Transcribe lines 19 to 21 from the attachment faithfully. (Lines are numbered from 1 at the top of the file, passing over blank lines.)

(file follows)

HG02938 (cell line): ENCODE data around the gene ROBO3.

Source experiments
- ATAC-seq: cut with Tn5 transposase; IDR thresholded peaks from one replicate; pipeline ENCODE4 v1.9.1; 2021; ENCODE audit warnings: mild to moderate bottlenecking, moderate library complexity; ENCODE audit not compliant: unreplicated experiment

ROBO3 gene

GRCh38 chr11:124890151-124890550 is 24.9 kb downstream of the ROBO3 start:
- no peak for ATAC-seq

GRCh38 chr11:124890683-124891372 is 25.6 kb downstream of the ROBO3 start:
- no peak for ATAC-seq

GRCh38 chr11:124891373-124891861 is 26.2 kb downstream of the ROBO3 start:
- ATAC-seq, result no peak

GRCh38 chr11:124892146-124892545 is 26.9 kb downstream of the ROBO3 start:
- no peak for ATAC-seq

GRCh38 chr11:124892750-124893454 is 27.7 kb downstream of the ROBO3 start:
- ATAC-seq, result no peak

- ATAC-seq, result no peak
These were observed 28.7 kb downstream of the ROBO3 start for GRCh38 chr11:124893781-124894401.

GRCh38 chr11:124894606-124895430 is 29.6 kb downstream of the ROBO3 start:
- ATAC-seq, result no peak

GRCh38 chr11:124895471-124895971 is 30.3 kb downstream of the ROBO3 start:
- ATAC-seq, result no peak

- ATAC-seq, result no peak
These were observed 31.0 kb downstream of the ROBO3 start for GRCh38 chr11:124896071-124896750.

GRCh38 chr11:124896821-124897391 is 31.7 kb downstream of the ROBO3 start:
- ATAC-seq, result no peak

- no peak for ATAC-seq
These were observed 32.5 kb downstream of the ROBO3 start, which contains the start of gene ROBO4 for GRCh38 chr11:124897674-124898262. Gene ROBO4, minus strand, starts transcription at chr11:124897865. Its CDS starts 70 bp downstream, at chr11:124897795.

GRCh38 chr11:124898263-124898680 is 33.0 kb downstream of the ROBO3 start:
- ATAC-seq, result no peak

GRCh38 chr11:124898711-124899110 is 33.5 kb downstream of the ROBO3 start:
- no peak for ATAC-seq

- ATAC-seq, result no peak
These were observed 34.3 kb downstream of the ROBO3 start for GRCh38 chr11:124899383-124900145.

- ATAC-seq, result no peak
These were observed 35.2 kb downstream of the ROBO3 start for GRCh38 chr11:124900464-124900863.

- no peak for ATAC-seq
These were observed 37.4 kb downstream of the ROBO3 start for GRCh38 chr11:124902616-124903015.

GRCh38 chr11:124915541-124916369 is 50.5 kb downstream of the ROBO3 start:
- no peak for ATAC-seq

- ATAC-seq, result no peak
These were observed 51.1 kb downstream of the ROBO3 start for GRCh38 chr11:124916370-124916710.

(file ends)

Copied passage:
GRCh38 chr11:124895471-124895971 is 30.3 kb downstream of the ROBO3 start:
- ATAC-seq, result no peak

- ATAC-seq, result no peak